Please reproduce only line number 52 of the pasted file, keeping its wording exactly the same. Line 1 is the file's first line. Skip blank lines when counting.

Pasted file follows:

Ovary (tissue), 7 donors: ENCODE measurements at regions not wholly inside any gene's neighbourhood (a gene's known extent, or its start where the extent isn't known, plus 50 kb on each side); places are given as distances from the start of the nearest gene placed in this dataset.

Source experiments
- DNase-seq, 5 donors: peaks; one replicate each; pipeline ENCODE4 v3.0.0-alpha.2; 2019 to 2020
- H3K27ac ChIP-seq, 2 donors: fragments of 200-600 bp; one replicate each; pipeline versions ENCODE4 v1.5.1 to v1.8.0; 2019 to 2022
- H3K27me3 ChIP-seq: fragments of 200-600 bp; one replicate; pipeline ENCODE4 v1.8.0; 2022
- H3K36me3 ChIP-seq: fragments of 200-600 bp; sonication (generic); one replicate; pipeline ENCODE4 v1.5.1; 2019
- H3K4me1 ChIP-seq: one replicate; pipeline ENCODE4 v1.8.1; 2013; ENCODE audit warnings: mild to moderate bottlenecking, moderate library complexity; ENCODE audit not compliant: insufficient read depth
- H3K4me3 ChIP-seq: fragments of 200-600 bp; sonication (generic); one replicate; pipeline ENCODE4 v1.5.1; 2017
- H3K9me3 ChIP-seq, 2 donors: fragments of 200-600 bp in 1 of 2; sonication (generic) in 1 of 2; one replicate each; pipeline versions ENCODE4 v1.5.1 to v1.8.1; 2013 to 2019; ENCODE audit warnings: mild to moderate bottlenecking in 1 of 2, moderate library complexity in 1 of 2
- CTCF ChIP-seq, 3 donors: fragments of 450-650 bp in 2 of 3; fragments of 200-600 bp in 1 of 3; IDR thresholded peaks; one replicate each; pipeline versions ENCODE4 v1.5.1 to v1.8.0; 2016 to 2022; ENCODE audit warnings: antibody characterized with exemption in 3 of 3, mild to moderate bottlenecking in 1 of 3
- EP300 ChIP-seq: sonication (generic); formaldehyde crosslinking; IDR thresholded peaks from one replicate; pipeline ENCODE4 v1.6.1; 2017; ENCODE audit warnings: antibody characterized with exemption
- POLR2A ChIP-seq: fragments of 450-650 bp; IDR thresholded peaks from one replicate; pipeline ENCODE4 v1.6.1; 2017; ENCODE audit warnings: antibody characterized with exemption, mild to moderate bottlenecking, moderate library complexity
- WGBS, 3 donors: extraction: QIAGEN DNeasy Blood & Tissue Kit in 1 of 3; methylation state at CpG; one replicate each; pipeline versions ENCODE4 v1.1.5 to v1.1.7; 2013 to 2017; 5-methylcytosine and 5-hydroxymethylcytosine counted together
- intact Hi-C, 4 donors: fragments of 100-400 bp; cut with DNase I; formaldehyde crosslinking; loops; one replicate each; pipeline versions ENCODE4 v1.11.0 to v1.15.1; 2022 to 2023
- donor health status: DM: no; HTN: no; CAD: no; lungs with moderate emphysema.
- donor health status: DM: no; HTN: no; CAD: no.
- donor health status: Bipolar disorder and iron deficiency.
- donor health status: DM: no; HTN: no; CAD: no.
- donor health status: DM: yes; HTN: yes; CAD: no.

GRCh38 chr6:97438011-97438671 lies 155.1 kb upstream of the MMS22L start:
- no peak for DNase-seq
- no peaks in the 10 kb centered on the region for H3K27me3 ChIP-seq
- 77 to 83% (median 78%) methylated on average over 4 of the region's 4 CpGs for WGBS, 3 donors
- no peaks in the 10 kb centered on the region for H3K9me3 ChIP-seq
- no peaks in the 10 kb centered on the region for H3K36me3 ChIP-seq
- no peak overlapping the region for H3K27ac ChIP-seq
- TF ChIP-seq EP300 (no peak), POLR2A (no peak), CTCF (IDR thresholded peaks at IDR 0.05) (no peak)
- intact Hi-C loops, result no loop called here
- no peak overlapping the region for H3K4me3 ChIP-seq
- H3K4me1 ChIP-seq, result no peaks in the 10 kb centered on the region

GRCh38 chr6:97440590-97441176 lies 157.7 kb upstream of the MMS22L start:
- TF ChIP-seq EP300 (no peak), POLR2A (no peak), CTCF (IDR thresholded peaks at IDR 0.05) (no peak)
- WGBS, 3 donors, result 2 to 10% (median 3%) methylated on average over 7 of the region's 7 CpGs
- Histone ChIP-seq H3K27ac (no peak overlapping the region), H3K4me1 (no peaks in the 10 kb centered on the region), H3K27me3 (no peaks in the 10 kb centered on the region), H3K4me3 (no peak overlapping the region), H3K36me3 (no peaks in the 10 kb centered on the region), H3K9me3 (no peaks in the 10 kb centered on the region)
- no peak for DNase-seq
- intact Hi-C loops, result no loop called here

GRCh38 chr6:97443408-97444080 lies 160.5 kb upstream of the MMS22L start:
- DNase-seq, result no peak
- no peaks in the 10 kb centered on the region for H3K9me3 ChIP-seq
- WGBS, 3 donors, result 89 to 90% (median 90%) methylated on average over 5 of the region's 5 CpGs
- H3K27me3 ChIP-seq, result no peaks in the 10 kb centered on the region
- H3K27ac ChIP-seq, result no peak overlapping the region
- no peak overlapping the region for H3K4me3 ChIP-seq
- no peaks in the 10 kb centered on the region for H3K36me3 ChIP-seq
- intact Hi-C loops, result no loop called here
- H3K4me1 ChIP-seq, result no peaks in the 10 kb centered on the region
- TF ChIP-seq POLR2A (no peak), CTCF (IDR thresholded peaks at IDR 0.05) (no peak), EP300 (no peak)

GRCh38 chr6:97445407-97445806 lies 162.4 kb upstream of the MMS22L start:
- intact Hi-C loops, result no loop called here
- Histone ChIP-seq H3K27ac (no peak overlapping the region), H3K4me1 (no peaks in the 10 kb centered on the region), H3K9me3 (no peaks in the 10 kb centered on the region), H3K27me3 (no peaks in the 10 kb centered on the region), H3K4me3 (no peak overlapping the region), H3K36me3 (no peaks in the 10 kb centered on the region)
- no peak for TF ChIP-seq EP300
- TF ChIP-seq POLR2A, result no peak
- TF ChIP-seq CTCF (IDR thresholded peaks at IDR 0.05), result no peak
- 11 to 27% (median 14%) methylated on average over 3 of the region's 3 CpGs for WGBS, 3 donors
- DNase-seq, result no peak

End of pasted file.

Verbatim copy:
- TF ChIP-seq POLR2A, result no peak